January 14 - March 11, 2006
Gallery Luisotti is pleased to announce its upcoming exhibition, featuring photographs and paintings by Shirley Irons. Meadowland consists of recent work depicting the meadowlands of northeastern New Jersey. An area of delicate natural ecology infringed upon by human activity, the meadowlands is a site of continual erosion and degradation. Incorporating Irons’ emotive photography and painting, this exhibition continues her interests in topographical sites where the edge of human development converges with a place of devolving natural habitat.
In a statement on her recent work, Shirley Irons refers to both the historical and current ruin of the New Jersey meadowlands. This is a site overtaken by suburban sprawl and pollution, all of which has overrun a once diverse and delicate environment. Yet Irons’ work documents this place as a new ecology, one of man-made entrepreneurial overflow and excess. Such a place was made a site of topographical investigation by Robert Smithson’s noted essay and photographic project, “A Tour of the Monuments of Passaic, New Jersey” (1967). Shirley Irons continues in Smithson’s lineage, yet substitutes the written word for a personal style. There is an affect of authorial subjectivity in her photographs, one that places the viewer squarely in the site seen, rather than detached through the camera’s lens. This personal vision establishes a context for experience and self-reflection in a landscape noted for its impersonal and haunting objects: polluted fields, big-box superstores, and the probable location of Jimmy Hoffa’s body.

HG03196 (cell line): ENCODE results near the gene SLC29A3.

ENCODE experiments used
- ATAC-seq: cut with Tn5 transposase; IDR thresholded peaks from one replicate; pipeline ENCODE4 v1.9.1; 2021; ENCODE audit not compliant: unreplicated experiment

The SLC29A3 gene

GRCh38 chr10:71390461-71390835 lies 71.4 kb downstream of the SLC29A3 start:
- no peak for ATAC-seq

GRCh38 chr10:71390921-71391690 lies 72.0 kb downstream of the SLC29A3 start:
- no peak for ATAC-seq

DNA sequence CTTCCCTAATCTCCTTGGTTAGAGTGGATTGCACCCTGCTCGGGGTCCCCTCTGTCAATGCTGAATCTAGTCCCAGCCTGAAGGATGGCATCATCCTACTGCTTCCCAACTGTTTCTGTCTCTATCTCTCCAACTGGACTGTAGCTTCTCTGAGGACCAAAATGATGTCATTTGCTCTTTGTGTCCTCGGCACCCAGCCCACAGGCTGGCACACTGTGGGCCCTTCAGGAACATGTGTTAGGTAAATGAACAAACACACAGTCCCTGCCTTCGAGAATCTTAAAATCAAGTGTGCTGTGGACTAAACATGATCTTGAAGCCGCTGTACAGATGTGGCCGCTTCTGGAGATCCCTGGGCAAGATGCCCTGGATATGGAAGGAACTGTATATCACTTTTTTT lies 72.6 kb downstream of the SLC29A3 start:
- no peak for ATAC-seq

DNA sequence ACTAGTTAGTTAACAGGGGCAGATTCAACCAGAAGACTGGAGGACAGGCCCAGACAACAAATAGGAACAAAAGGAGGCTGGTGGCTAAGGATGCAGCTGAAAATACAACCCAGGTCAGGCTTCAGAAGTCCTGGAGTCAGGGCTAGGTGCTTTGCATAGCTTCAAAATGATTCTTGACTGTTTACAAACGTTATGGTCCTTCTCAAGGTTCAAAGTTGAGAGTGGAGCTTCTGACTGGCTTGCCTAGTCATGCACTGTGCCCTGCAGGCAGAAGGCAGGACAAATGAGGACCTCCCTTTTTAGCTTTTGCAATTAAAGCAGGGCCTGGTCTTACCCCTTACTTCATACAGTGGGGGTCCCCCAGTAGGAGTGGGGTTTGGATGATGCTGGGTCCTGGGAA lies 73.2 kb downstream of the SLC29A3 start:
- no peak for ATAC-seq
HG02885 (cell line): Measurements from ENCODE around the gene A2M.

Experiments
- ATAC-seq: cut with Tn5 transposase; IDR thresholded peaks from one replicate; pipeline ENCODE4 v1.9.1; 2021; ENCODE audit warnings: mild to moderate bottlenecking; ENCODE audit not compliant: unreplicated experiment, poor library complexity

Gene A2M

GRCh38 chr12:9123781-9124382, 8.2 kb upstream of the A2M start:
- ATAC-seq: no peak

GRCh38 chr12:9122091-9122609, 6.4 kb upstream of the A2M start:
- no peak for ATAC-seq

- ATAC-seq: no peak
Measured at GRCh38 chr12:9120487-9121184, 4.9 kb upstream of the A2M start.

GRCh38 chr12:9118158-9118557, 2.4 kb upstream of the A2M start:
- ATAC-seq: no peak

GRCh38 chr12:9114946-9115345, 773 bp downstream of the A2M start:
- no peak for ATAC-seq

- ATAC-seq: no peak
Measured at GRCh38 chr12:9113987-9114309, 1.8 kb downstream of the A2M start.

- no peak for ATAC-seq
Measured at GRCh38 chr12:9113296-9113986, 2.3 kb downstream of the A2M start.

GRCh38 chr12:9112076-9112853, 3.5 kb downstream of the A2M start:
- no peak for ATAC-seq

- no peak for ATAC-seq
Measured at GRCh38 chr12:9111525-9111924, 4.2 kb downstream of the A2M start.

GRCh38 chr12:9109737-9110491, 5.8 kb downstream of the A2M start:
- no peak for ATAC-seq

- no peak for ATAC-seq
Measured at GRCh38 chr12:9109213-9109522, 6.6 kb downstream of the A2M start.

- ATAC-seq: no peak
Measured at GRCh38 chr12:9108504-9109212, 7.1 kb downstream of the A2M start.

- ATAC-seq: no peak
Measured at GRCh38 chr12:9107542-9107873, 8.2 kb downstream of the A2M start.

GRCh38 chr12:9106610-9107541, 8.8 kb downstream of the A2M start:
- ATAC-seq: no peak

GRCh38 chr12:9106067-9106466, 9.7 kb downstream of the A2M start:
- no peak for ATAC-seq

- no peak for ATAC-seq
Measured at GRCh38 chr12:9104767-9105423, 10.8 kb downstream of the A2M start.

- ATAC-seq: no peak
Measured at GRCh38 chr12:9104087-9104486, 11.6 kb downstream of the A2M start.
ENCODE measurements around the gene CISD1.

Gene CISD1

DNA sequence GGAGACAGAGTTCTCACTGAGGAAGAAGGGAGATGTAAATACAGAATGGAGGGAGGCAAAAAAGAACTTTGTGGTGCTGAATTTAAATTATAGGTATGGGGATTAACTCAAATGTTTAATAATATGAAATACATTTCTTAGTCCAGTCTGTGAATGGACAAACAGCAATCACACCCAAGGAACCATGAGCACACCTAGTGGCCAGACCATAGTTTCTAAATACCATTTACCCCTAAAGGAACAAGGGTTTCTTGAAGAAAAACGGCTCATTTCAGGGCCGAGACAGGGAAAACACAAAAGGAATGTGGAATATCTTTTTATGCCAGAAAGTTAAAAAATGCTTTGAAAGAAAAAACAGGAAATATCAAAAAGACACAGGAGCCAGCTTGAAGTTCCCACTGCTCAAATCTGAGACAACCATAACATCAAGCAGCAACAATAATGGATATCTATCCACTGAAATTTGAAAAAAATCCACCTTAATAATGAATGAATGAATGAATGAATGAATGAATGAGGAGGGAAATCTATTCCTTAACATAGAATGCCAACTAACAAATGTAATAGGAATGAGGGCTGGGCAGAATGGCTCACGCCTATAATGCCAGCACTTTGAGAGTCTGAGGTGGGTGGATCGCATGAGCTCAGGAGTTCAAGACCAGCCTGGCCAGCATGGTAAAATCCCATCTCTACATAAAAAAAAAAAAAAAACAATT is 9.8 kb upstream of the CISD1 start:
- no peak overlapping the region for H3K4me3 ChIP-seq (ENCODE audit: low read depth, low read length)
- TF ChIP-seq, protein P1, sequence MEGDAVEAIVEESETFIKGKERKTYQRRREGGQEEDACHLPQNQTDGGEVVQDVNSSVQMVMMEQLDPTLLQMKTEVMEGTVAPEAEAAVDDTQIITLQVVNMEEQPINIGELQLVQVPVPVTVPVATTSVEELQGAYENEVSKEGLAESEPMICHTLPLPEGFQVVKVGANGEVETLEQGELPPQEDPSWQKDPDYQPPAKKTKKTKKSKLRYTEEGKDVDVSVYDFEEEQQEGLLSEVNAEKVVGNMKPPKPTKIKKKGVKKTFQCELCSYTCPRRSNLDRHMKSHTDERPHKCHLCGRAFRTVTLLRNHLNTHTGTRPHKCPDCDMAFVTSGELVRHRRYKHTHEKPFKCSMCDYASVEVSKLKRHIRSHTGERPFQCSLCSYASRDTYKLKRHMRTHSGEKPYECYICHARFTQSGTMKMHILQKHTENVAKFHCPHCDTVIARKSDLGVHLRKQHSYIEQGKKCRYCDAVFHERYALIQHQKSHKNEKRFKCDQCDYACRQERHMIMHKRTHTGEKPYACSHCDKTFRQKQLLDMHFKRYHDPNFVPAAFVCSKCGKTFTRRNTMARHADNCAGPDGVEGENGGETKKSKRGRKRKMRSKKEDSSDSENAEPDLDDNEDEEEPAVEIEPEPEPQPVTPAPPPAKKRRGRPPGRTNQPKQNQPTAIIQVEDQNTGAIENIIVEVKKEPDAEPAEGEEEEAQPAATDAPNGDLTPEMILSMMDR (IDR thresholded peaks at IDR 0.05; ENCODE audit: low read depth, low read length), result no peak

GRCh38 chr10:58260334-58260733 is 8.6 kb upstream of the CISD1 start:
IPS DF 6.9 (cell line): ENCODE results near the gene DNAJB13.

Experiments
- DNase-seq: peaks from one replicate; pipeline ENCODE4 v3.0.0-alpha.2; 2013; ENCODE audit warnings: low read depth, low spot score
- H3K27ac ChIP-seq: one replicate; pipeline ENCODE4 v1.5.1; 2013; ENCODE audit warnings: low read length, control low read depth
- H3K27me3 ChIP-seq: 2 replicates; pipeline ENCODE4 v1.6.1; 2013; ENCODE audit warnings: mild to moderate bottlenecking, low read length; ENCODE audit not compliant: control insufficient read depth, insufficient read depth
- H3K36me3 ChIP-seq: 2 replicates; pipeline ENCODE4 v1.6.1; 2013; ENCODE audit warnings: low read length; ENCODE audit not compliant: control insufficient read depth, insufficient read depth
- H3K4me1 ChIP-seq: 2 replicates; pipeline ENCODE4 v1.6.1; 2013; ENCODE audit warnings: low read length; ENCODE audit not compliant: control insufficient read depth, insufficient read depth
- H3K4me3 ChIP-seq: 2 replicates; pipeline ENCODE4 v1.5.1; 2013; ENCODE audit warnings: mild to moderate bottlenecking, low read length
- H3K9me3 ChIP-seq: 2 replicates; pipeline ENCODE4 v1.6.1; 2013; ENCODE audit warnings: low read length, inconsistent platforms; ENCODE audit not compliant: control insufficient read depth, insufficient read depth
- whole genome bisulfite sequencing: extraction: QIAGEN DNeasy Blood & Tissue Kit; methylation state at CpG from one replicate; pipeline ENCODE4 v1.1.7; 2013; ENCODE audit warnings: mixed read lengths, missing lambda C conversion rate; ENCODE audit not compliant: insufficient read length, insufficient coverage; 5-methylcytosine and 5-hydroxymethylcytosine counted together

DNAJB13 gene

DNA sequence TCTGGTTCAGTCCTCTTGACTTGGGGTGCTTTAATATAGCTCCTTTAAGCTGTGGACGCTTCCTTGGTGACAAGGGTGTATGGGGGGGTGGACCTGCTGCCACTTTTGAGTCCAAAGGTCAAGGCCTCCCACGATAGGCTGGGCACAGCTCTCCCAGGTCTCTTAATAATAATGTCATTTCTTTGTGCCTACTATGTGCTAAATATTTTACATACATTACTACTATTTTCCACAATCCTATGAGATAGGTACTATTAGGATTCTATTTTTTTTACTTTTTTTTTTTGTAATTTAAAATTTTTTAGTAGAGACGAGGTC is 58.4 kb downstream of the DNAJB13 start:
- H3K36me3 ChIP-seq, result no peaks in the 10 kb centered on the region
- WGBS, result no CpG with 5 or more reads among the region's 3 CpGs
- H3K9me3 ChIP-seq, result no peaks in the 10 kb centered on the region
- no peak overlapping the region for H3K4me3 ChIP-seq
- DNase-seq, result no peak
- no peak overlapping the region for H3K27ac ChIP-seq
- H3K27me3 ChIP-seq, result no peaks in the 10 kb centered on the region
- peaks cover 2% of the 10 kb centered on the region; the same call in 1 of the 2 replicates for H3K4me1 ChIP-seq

Shirley Irons work has continually blurred the boundaries of photographic representation. The digitally printed photographs in this new exhibition, often views of a landscape passing through the frame of a car’s window, have the appearance of fine drawings. Presented alongside a series of paintings made from photographs, the lines between these media are nearly absent. Through this approach, Irons’ recording of the meadowlands evokes a sense of emotion and memory that seems indelibly part of a landscape viewed through car windows, or forgotten behind the stark walls of commercialism.